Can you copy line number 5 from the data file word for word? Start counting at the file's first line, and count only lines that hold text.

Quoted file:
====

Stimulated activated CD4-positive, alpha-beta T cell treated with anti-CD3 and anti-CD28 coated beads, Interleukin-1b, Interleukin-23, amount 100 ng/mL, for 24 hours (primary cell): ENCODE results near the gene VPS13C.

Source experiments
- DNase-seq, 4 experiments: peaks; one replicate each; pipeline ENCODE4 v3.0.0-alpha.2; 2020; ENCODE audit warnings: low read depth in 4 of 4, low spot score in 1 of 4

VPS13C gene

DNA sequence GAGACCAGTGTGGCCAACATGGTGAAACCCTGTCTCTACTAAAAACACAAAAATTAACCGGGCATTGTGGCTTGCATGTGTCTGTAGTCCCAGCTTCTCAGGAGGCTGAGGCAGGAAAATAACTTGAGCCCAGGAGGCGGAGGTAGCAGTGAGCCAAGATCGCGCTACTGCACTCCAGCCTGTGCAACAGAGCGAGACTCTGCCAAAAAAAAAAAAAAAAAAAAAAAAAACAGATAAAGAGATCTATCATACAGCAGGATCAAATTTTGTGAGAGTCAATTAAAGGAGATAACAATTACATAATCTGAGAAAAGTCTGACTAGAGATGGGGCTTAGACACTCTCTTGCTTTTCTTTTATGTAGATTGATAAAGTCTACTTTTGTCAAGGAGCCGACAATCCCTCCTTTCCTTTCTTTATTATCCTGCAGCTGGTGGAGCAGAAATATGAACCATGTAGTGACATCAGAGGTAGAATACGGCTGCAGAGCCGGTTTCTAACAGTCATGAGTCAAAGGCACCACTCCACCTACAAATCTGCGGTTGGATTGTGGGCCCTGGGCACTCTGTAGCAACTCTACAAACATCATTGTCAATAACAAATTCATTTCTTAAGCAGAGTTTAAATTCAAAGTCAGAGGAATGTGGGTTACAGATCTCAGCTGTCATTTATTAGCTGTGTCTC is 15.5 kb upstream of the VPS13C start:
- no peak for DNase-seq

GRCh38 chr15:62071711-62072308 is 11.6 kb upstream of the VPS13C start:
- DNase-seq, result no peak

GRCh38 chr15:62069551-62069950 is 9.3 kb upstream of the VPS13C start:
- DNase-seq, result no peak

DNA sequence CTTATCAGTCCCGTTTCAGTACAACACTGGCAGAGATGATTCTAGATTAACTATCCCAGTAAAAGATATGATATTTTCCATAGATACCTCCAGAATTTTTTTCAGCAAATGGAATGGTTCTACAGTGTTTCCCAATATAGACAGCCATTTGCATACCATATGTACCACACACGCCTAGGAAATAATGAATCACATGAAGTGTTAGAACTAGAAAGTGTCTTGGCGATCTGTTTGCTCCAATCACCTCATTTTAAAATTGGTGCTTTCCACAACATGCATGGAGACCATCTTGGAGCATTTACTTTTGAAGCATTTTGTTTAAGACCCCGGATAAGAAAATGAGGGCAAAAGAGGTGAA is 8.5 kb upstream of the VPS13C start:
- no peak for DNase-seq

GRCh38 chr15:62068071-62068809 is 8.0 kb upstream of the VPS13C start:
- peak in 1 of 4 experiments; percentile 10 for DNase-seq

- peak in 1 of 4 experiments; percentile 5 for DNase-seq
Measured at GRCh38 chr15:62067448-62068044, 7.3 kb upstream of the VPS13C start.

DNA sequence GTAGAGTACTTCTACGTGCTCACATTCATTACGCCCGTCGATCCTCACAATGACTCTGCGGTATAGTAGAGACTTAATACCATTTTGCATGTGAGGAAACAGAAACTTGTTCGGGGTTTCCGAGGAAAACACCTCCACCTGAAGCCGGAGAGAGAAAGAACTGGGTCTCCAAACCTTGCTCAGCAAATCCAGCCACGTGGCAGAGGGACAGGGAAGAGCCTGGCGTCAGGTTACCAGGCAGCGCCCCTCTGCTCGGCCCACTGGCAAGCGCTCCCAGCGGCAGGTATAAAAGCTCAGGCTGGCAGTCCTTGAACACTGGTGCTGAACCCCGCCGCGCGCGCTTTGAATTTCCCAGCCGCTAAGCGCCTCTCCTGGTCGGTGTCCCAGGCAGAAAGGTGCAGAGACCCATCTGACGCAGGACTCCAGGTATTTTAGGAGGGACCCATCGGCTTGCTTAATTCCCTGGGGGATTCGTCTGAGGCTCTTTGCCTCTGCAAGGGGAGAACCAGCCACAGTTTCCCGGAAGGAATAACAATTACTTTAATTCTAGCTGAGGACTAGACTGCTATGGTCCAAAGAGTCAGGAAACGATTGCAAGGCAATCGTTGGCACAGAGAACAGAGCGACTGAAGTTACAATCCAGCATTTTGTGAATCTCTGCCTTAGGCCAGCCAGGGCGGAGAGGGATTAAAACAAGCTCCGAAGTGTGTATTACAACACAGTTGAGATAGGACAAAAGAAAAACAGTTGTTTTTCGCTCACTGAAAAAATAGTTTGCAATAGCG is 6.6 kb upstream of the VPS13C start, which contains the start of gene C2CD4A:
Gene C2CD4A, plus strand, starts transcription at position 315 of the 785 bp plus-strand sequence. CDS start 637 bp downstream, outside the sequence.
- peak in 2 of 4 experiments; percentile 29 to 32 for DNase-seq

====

DNA sequence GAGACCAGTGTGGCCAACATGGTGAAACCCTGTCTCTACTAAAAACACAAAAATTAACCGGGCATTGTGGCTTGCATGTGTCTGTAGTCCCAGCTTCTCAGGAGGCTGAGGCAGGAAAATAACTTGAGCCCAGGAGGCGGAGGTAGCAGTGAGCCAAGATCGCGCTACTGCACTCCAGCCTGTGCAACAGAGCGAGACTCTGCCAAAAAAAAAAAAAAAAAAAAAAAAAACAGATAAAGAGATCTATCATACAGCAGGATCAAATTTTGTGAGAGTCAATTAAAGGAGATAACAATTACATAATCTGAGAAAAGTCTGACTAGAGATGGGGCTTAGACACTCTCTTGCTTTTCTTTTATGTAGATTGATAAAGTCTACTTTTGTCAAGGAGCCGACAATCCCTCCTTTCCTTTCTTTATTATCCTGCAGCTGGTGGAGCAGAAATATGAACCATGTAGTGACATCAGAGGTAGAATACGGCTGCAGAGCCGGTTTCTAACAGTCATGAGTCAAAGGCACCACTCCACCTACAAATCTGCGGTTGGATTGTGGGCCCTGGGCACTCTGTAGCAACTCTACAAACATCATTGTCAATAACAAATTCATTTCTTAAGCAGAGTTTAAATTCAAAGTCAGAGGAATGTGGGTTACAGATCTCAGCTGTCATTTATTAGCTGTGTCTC is 15.5 kb upstream of the VPS13C start: